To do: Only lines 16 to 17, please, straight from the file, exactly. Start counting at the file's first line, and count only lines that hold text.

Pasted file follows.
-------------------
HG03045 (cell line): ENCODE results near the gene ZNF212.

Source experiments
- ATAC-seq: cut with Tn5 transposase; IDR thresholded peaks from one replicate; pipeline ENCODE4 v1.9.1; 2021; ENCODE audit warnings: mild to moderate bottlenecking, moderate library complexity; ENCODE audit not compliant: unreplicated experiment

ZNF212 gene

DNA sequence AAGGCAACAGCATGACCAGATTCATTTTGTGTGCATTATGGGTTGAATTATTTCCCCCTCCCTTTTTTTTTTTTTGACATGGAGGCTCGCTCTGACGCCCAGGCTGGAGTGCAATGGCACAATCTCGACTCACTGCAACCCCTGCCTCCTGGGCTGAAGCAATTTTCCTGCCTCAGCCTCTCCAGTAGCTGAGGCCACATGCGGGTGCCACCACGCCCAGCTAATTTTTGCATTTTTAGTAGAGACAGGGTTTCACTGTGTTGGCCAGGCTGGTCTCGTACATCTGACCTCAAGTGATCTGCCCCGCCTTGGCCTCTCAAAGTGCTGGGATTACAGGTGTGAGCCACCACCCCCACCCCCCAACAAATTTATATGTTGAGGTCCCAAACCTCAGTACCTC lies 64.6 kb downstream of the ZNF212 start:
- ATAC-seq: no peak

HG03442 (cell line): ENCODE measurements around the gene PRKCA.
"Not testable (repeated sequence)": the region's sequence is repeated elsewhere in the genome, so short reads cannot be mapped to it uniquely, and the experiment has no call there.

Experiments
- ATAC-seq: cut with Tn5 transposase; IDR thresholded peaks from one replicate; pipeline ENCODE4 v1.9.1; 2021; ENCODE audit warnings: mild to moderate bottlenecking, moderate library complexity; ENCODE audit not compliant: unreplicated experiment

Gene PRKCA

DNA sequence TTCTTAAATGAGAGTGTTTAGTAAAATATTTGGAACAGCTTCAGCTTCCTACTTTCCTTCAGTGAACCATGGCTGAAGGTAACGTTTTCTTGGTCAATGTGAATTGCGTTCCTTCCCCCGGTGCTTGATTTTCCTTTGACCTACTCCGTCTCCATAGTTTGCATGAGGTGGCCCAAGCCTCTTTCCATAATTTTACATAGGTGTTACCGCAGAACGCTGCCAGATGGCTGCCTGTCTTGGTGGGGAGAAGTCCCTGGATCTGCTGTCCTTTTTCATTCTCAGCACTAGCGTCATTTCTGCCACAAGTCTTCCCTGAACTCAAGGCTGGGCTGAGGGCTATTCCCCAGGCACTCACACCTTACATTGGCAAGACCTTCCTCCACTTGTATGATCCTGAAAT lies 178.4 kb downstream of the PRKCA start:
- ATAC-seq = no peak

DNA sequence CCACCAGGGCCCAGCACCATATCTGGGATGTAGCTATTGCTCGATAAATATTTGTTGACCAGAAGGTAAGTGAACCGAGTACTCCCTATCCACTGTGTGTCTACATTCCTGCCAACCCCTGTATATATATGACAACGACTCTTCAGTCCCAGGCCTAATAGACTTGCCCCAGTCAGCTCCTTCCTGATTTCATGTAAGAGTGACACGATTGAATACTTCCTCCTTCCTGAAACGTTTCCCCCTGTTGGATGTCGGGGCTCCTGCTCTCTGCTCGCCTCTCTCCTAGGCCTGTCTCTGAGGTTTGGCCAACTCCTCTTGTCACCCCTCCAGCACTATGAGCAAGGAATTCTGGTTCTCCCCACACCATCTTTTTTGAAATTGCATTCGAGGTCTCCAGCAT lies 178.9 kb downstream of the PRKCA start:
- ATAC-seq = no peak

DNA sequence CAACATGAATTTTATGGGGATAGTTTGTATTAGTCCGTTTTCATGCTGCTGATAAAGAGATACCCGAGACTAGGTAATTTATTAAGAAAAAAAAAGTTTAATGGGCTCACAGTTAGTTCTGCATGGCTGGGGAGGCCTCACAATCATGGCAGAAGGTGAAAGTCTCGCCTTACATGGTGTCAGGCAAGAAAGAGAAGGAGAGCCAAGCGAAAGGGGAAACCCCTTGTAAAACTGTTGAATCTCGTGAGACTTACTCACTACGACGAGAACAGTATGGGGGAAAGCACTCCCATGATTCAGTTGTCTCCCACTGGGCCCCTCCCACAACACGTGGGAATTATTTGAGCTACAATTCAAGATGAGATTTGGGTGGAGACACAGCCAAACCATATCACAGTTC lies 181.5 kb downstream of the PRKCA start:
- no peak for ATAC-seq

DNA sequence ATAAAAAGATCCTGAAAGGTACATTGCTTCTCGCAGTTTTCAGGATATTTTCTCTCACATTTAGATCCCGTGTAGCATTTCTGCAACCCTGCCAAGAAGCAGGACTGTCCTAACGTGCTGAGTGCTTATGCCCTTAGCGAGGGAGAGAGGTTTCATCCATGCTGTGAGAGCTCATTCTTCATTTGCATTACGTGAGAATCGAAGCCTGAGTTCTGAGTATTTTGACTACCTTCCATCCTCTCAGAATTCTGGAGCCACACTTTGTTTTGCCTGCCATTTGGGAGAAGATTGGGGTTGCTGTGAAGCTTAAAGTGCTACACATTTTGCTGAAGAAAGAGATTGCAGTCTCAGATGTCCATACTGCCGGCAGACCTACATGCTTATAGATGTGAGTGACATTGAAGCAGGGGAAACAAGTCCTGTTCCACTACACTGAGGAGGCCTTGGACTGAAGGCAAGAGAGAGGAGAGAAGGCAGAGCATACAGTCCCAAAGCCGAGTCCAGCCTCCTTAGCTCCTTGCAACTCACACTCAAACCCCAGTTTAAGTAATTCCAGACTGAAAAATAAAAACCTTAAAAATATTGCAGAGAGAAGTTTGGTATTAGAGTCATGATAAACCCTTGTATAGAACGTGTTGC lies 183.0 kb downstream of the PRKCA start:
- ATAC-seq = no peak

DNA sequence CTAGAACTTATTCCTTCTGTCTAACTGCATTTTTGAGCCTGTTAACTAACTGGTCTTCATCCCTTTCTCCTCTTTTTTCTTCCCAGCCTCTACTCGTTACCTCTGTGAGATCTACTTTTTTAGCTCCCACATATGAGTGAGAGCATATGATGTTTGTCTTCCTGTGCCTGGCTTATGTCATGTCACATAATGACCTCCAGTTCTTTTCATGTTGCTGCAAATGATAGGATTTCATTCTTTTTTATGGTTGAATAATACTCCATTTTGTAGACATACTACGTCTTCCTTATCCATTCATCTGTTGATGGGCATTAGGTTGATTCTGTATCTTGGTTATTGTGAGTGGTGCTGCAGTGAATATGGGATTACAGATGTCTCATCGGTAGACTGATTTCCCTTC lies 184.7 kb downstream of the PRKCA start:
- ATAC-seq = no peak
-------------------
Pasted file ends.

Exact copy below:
DNA sequence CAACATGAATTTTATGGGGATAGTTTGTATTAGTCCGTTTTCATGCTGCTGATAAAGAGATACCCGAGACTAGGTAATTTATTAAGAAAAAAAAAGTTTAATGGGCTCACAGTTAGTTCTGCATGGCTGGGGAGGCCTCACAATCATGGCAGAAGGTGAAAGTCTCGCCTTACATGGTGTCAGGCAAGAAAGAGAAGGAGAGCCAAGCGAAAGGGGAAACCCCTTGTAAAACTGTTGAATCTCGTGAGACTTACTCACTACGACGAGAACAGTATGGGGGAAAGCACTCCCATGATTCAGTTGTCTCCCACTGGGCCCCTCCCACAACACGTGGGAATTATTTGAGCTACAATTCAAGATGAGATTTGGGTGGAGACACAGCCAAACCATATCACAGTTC lies 181.5 kb downstream of the PRKCA start:
- no peak for ATAC-seq